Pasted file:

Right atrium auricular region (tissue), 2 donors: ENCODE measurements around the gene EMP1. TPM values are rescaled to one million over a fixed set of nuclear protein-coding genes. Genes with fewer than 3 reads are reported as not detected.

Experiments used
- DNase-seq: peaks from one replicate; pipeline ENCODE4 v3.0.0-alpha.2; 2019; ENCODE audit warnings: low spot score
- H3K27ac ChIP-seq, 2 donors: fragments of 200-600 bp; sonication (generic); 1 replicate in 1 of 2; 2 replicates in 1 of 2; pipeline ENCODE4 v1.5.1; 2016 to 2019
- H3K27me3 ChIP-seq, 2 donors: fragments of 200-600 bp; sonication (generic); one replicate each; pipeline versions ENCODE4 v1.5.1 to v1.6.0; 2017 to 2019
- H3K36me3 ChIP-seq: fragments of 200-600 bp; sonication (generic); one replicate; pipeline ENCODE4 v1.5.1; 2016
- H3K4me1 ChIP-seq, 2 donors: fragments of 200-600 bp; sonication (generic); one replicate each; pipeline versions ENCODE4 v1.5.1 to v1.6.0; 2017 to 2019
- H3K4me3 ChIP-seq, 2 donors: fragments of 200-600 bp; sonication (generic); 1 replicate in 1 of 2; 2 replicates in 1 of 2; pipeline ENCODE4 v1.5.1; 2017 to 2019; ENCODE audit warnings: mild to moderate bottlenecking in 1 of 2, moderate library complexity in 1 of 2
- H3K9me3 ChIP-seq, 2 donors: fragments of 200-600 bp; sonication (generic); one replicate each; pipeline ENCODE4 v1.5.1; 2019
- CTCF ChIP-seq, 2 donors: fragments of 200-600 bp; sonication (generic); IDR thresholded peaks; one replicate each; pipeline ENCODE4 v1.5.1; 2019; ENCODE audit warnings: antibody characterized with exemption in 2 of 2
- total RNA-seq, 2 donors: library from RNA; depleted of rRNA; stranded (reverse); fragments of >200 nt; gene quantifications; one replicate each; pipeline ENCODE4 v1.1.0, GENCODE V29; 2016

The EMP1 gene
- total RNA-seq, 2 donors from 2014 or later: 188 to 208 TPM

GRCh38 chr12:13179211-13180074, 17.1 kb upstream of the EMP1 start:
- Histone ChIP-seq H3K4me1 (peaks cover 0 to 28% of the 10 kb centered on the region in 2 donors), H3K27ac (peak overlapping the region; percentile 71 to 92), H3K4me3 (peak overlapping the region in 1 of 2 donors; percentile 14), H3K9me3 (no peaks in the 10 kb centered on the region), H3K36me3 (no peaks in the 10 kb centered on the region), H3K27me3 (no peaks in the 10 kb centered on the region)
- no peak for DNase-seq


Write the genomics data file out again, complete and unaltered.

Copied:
Right atrium auricular region (tissue), 2 donors: ENCODE measurements around the gene EMP1. TPM values are rescaled to one million over a fixed set of nuclear protein-coding genes. Genes with fewer than 3 reads are reported as not detected.

Experiments used
- DNase-seq: peaks from one replicate; pipeline ENCODE4 v3.0.0-alpha.2; 2019; ENCODE audit warnings: low spot score
- H3K27ac ChIP-seq, 2 donors: fragments of 200-600 bp; sonication (generic); 1 replicate in 1 of 2; 2 replicates in 1 of 2; pipeline ENCODE4 v1.5.1; 2016 to 2019
- H3K27me3 ChIP-seq, 2 donors: fragments of 200-600 bp; sonication (generic); one replicate each; pipeline versions ENCODE4 v1.5.1 to v1.6.0; 2017 to 2019
- H3K36me3 ChIP-seq: fragments of 200-600 bp; sonication (generic); one replicate; pipeline ENCODE4 v1.5.1; 2016
- H3K4me1 ChIP-seq, 2 donors: fragments of 200-600 bp; sonication (generic); one replicate each; pipeline versions ENCODE4 v1.5.1 to v1.6.0; 2017 to 2019
- H3K4me3 ChIP-seq, 2 donors: fragments of 200-600 bp; sonication (generic); 1 replicate in 1 of 2; 2 replicates in 1 of 2; pipeline ENCODE4 v1.5.1; 2017 to 2019; ENCODE audit warnings: mild to moderate bottlenecking in 1 of 2, moderate library complexity in 1 of 2
- H3K9me3 ChIP-seq, 2 donors: fragments of 200-600 bp; sonication (generic); one replicate each; pipeline ENCODE4 v1.5.1; 2019
- CTCF ChIP-seq, 2 donors: fragments of 200-600 bp; sonication (generic); IDR thresholded peaks; one replicate each; pipeline ENCODE4 v1.5.1; 2019; ENCODE audit warnings: antibody characterized with exemption in 2 of 2
- total RNA-seq, 2 donors: library from RNA; depleted of rRNA; stranded (reverse); fragments of >200 nt; gene quantifications; one replicate each; pipeline ENCODE4 v1.1.0, GENCODE V29; 2016

The EMP1 gene
- total RNA-seq, 2 donors from 2014 or later: 188 to 208 TPM

GRCh38 chr12:13179211-13180074, 17.1 kb upstream of the EMP1 start:
- Histone ChIP-seq H3K4me1 (peaks cover 0 to 28% of the 10 kb centered on the region in 2 donors), H3K27ac (peak overlapping the region; percentile 71 to 92), H3K4me3 (peak overlapping the region in 1 of 2 donors; percentile 14), H3K9me3 (no peaks in the 10 kb centered on the region), H3K36me3 (no peaks in the 10 kb centered on the region), H3K27me3 (no peaks in the 10 kb centered on the region)
- no peak for DNase-seq